In this model, ηobs is the observed seasonal sea-level deviation, t is the time of the observation, p′(t) is the local sea-level pressure anomaly, τu(t) the zonal wind stress, τv(t) the meridional wind stress, and ϵ(t) the residual. We obtained the pressure anomalies and wind stress values by taking the model value with the highest correlation coefficient within a 500 km radius around each tide-gauge station. We solve this system using ordinary least squares, which gives us the regression parameters [α0 … α3]. We test for the significance of each regressor using a t-test statistic and only include regressors for which the accompanying 95 % confidence interval does not cross zero. Since the individual regressors could be mutually correlated, we apply a stepwise regression scheme. We start with the regressor that has the highest (absolute) correlation with the seasonal sea-level deviations and subsequently add the extra regressors, ranked by their correlation. We only consider regressors for which the adjusted R2 statistics increases after inclusion of that regressor. The adjusted R2 statistic determines whether the extra regressor results in a significantly higher fraction of explained variance and is defined as
with n the number of available season years, and p the number of included regressors. R2 is the fraction of explained variance, which is defined as
with var() the variance operator and ηexp the sea-level deviations explained by the regression models.
To obtain a link between coastal sea level and large-scale atmospheric patterns over the North Atlantic Ocean, we have computed the three leading principal components of the sea-level pressure field from the 20th-century reanalysis following the procedure described in Chafik et al. (2017). The monthly gridded sea-level pressure field between 80∘ W–50∘ E and 30–80∘ N is selected, the linear trend, the annual cycle and the semi-annual cycle are removed, and from the resulting field, the three leading empirical orthogonal functions and associated principal components have been computed. We have chosen the method from Chafik et al. (2017) over selecting the original indices to obtain a coherent set of large-scale atmospheric variability from a single data source. Note that removing the semi-annual and annual cycle does remove the mean cycles themselves but not the low-frequency variability around the mean cycles, which is the quantity we are interested in.
From the monthly principal components, we compute seasonal anomalies by first removing the annual mean from the monthly data, and are subsequently average the monthly data into seasonal anomalies. As with the effects of local winds and pressure changes, we compute the effect of large-scale atmospheric variability on local sea level using a linear regression model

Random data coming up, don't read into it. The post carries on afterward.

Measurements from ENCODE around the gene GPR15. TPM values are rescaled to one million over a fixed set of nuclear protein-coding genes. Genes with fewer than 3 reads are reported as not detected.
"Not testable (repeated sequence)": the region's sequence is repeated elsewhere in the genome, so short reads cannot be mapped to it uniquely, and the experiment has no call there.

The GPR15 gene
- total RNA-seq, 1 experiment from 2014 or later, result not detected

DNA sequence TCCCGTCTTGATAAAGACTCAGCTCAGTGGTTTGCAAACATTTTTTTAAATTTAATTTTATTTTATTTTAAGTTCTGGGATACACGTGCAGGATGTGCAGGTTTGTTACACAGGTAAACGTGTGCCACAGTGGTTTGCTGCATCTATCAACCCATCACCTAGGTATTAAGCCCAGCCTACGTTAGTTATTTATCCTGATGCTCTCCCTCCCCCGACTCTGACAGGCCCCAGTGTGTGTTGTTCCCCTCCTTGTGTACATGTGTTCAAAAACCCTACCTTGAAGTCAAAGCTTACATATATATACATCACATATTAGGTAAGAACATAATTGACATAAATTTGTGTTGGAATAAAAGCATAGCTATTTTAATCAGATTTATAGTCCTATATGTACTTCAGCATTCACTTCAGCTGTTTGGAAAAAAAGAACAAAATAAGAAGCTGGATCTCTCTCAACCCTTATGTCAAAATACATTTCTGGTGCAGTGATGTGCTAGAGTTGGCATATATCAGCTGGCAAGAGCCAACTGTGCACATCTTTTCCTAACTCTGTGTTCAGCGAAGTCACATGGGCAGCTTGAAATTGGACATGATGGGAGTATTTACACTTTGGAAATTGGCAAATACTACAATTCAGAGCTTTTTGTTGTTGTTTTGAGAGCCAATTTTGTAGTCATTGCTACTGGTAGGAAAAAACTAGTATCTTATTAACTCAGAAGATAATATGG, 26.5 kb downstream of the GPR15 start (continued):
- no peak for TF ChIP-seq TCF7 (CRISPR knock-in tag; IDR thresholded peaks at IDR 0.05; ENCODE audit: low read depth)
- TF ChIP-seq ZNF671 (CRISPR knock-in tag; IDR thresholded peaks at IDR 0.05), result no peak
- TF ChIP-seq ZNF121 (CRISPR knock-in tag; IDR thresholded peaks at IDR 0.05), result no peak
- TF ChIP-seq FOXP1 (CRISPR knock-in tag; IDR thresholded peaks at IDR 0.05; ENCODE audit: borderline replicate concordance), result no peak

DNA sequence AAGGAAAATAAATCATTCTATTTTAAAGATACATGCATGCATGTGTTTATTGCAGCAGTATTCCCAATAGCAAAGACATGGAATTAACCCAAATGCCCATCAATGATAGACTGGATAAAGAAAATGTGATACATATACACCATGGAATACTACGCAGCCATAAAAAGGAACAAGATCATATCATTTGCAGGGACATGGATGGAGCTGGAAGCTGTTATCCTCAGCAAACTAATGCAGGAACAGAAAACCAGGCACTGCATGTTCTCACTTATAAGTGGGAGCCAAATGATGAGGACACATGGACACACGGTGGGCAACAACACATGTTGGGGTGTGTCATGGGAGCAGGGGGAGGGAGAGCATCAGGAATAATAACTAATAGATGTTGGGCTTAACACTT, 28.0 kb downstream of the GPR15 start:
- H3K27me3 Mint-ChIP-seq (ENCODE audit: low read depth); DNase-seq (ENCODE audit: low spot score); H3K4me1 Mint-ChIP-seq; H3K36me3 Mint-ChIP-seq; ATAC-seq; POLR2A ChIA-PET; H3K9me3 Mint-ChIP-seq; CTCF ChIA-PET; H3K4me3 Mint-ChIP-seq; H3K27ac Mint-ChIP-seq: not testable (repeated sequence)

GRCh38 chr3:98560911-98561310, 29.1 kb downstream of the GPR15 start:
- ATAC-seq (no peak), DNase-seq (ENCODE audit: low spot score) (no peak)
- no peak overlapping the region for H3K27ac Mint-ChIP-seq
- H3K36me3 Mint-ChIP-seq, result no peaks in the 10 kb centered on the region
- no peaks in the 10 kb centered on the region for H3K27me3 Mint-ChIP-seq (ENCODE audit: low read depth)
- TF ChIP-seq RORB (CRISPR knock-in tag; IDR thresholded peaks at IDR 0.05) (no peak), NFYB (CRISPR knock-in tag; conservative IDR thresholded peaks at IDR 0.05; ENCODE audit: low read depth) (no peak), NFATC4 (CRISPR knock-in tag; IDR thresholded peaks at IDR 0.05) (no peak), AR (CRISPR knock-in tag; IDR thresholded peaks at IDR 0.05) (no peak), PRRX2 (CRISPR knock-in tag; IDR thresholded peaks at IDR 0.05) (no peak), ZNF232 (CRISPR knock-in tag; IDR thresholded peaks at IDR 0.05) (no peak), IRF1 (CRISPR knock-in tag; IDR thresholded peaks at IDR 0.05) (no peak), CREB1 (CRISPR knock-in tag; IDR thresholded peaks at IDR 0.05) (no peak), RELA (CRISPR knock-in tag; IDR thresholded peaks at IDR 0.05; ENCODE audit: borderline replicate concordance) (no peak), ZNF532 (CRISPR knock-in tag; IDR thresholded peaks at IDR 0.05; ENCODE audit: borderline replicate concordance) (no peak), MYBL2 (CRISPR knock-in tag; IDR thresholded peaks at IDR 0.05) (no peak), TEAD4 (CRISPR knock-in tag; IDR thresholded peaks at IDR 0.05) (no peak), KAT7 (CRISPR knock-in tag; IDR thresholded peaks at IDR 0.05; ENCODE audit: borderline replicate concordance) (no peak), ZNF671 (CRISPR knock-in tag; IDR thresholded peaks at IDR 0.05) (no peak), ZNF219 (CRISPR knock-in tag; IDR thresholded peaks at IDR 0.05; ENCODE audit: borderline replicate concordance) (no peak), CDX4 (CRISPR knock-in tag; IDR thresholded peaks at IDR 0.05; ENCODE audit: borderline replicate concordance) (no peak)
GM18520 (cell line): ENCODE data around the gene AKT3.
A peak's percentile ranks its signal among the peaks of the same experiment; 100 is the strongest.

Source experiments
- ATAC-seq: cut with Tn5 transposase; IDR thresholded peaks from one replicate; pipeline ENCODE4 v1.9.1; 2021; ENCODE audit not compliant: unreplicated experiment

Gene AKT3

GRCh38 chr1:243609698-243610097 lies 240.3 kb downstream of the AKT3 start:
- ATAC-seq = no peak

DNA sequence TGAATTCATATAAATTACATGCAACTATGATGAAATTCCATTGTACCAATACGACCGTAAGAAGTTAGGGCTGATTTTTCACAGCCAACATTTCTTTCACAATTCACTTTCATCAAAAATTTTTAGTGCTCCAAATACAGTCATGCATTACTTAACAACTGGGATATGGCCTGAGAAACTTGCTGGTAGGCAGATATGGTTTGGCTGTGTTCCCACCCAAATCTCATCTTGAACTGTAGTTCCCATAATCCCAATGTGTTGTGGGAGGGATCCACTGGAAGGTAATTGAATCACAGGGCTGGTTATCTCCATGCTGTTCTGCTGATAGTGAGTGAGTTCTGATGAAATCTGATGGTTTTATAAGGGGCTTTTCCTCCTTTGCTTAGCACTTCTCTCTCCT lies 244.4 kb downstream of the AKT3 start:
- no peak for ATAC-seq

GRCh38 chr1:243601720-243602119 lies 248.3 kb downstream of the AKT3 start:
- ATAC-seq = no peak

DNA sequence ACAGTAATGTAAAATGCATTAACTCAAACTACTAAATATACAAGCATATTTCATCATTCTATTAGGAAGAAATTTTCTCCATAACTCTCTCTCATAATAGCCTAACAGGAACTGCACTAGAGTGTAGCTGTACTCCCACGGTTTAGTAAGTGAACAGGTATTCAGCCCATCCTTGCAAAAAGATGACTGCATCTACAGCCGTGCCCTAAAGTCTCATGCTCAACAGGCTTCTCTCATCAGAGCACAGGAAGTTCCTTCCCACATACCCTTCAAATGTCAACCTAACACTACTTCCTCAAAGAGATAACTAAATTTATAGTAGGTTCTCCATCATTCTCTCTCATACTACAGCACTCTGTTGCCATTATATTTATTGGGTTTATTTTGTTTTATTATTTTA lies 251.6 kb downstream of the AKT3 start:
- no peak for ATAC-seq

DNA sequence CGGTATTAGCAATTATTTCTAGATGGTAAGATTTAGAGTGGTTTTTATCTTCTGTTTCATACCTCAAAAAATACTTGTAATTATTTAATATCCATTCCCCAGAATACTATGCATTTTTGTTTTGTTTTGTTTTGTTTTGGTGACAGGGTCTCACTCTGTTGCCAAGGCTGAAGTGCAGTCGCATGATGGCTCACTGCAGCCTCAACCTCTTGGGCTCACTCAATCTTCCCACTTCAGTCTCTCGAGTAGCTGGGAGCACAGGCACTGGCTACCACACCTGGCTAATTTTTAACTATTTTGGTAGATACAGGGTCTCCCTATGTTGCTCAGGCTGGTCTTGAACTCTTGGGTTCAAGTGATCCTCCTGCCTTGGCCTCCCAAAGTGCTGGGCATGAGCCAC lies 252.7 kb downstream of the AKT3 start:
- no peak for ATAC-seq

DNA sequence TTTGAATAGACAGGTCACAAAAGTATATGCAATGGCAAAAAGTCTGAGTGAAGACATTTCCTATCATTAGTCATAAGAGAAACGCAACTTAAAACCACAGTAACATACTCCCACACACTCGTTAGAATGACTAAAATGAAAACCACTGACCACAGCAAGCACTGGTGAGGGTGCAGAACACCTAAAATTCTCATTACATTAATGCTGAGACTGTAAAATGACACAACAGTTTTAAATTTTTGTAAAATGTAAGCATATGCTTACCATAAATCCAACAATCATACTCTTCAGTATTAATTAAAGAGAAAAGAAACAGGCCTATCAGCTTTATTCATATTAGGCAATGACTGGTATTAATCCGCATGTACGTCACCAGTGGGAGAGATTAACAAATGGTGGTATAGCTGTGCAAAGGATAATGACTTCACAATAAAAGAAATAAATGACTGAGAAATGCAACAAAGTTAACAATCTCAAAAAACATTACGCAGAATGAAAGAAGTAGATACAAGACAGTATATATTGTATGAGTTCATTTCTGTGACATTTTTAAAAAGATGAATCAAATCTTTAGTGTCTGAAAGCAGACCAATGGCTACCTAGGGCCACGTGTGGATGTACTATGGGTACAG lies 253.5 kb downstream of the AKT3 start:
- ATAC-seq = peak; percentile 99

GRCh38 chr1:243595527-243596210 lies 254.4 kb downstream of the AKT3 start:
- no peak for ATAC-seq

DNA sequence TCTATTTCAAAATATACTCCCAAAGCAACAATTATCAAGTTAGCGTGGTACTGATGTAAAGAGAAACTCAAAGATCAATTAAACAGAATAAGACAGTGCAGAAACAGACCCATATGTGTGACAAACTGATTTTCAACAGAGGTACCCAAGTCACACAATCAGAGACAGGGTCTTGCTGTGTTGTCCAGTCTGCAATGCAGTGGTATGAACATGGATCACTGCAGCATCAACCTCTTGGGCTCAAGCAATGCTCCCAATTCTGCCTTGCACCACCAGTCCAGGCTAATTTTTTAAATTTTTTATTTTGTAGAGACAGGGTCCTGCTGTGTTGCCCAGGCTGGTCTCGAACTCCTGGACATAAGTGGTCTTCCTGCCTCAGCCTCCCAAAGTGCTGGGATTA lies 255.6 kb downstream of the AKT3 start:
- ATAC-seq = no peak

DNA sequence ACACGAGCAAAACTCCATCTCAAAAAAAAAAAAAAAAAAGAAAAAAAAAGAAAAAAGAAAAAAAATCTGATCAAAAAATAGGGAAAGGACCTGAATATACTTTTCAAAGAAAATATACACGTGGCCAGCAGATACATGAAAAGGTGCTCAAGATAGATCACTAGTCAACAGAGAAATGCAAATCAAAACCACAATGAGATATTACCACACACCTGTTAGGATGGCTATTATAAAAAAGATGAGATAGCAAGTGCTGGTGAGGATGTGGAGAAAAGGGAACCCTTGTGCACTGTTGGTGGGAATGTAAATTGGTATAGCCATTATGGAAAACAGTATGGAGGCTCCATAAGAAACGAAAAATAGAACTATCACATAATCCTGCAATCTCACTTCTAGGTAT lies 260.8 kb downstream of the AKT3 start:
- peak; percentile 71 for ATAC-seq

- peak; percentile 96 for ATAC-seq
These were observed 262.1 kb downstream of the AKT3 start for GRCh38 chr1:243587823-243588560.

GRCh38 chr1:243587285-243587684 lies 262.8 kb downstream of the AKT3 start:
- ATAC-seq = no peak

in which PCn(t) is the nth principal component. The regression coefficients, [β0…β3] are estimated using ordinary least squares using the same stepwise regression approach as used for the local wind and pressure model.
To obtain information on low-frequency variability, we use a second-order Butterworth low-pass filter with a cutoff period of 10 years. Note that the regression models are applied to unfiltered data and that the filters have been applied as a post-processing step. To estimate trends in seasonal sea-level deviations, we use the Hector software (Bos et al., 2013), which computes the trend and the 1σ confidence intervals under the assumption that the residuals can be described by a first-order autoregressive (AR1) process.
The first objective of this paper is to quantify low-frequency seasonal variability for each season, which is shown in Fig. 2. This figure depicts the standard deviation of the low-pass-filtered seasonal sea-level time series, which is a measure of the typical amplitude of the multi-decadal variability in seasonal sea level.
The figure shows that the low-frequency seasonal variability in winter and autumn is generally larger than in summer and spring for most stations, with the winter-mean variability being the largest. The amplitude of low-frequency winter and autumn variability shows a clear regional pattern: high variability can be found in the German Bight, the Skagerrak between Norway and Denmark, as well as along the Norwegian coast towards the north, while for the southern North Sea, Brest, Newlyn, and the British coast, this variability is smaller. Although the low-frequency variability in spring and summer is substantially smaller than in winter, the spatial patterns for each season show some similarities: also in spring and summer, the variability is highest for the stations surrounding the German Bight. The southeastern North Sea is a hotspot for low-frequency variability in the region, but the differences between seasonal and annual sea-level variability found by Dangendorf et al. (2013) for the Cuxhaven station are not a purely local phenomenon. This low-frequency variability can be interpreted as trends when short records are used. To quantify typical trends that could emerge from low-frequency variability in season-mean sea level, we have computed 40-year running mean trends in seasonal sea level deviations for four stations. The resulting trends are depicted in Fig. 3.